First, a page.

What If Your Issues List Isn’t Working?

Issues List

In a recent Quarterly Pulsing Session, a client of mine had a ridiculously long Issues List that was getting out of control. They never seemed to be making progress on resolving their issues. In fact, their issues seemed to be exploding!

EOS promises to help you solve your company’s issues for good. Over time, you should be seeing fewer issues and gaining new ground as an organization.

But what if your Issues List isn’t working? What happens when you feel like you’re rehashing the same issues over and over again? Or when your Issues List seems to grow rather than shrink?

I call this Issues List fatigue.

It’s a symptom that something is off in your IDS process or the way you’re setting Rocks. Usually all it takes is a simple fix. I’ve put a couple of the common causes below to help you diagnose what’s going on with your Issues List, as well as a couple of practical strategies to help you fix your Issues List for good.

Cause #1: Incomplete To-Dos

Often, an issue will stay on the Issues List because the to-do that’s assigned to the issue doesn’t get done. If your to-dos don’t get done, your issues will stick around indefinitely—and they could even get worse!

The Solution: Every to-do should be assigned to a specific person on your team. Track every to-do and keep the item’s owner accountable for it in your next weekly meeting. If it isn’t completed, ask the owner what they need to get it done in the next seven days. As a rule of thumb, 90% of your weekly to-dos should be completed every single week. If you’re noticing a pattern of someone habitually not completing their to-dos, you may have a right seat/right person issue.

Cause #2: Lack of Clarity

Sometimes it’s not entirely clear what the issue really is, even after you IDS it. Maybe you thought your whole team understood the issue, but since your last meeting it became clear that there was some miscommunication in the meeting, the to-do wasn’t clear, or a new facet of the issue came to light.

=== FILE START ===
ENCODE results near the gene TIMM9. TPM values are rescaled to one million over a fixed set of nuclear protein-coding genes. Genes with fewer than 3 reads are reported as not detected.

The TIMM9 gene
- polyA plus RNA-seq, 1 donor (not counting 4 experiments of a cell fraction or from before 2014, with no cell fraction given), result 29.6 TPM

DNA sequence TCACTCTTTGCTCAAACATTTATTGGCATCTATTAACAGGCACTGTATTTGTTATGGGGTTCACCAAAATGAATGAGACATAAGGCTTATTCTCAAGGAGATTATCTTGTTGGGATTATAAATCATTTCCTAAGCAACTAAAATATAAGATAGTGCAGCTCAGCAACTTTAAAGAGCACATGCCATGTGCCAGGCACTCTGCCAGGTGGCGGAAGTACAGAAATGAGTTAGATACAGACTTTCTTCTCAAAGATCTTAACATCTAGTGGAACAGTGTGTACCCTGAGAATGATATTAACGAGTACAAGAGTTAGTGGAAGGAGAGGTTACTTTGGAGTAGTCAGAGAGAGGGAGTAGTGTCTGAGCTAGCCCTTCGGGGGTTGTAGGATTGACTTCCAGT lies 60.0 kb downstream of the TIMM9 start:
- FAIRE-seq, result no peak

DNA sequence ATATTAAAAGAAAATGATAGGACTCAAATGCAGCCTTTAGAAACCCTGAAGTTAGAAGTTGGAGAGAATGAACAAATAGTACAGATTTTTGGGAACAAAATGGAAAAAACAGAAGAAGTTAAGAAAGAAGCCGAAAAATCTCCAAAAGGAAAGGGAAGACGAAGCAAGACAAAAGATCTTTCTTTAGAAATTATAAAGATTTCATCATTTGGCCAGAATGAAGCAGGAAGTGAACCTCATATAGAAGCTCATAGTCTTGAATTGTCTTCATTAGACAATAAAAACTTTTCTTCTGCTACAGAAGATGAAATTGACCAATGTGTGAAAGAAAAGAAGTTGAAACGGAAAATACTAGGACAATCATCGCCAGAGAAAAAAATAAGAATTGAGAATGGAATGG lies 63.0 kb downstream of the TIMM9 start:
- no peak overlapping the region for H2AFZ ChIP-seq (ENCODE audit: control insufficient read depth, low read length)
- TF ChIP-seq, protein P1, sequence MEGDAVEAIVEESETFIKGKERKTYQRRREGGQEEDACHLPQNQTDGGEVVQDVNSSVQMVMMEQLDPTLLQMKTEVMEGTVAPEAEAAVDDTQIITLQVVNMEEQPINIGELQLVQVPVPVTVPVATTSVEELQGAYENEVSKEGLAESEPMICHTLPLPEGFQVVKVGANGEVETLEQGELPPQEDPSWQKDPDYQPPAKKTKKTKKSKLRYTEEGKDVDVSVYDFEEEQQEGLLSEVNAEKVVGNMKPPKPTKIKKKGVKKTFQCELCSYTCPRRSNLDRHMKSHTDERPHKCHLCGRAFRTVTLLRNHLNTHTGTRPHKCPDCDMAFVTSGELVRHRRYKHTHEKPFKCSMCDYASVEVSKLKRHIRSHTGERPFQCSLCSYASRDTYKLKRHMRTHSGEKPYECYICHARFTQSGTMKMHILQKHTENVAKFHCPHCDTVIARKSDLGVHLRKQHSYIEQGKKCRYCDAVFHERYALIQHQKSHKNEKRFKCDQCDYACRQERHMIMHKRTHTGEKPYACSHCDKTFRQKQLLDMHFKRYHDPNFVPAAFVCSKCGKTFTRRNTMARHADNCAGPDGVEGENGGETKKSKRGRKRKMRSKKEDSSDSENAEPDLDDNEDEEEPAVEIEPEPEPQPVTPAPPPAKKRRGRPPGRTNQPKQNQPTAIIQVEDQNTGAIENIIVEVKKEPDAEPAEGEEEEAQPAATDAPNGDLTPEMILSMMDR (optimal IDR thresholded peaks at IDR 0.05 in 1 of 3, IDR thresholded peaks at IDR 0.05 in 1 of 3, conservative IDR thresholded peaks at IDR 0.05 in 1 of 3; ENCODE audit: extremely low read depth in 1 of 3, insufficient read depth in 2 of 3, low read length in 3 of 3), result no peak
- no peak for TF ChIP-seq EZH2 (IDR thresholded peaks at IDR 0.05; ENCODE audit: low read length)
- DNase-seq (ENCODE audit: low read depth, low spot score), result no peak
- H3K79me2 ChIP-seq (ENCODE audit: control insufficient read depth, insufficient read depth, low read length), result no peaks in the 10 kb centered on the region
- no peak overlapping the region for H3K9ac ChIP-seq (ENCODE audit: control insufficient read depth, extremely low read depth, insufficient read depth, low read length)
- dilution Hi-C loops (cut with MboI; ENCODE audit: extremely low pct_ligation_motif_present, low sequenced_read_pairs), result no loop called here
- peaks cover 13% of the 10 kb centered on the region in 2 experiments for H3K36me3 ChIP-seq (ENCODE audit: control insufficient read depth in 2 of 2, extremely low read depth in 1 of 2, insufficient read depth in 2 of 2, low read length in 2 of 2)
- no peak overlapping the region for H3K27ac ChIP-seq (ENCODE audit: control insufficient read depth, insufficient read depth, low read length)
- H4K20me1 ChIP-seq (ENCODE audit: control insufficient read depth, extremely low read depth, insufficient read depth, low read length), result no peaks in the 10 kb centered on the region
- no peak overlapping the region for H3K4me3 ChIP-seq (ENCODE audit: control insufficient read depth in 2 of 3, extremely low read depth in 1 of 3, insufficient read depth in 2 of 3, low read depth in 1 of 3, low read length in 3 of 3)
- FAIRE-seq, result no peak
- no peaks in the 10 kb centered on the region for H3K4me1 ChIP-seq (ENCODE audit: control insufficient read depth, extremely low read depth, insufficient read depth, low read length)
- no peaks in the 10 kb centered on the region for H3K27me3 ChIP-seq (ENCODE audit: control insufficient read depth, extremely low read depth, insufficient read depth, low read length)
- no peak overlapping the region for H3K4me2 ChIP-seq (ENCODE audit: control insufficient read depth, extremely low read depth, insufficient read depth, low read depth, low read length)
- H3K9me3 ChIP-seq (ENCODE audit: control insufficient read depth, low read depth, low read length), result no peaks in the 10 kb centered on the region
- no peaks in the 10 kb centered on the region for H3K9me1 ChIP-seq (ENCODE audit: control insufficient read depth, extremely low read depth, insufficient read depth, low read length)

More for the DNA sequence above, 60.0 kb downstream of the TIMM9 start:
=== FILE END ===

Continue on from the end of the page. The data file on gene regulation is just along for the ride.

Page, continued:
The Solution: In either case, you need to go back and do some more IDSing until everyone is on the same page on the issue—and the solution. You’ll also want to make sure that your to-dos are crystal clear by making them SMART:

  • Specific
  • Measurable
  • Attainable
  • Realistic
  • Timely

If to-dos aren’t defined in a way that clarifies exactly what needs to be done in the next week, they won’t get done in the next week. Take the time to clearly define what needs to be done, and wording it to be SMART, so that everyone is on the same page.

Cause #3: Taking On Too Much

Some of my clients have tried to solve issues by creating series of to-dos that really ought to be Rocks. If the solution is too big to resolve in a week, it’s a sign that you haven’t predicted your use of time well, and you need to set better 90-day Rocks.

The Solution: Not every issue should be tackled with a to-do. However, if you compartmentalize your issues, you can correctly identify the Rocks on your Issues List. You’ll be able to determine if an issue can be solved through setting a one-year goal, a 90-day Rock or a weekly to-do. And when you identify an issue that needs a Rock, be sure your team has the capacity to take on that Rock. You shouldn’t have more than 3-7 Rocks at any given time.

You should also give your team permission to pass issues on to other departments or levels of your company, when it’s more appropriate for another team to solve them. Your leadership team is not responsible for solving every company issue!

Make Your Issues List Manageable Again

Your ability to solve your issues is directly related to your company’s ability to thrive. Using these three strategies, you’ll have the tools you need to leverage your Issues List effectively, opening the path for healthy, sustained growth.

If you’d like to explore more strategies for creating an Issues List that moves your company forward, listen to the Growing Leaders, Growing Companies podcast, episode #15.


  1. Thanks Kevin. Enjoyed this read. Kate


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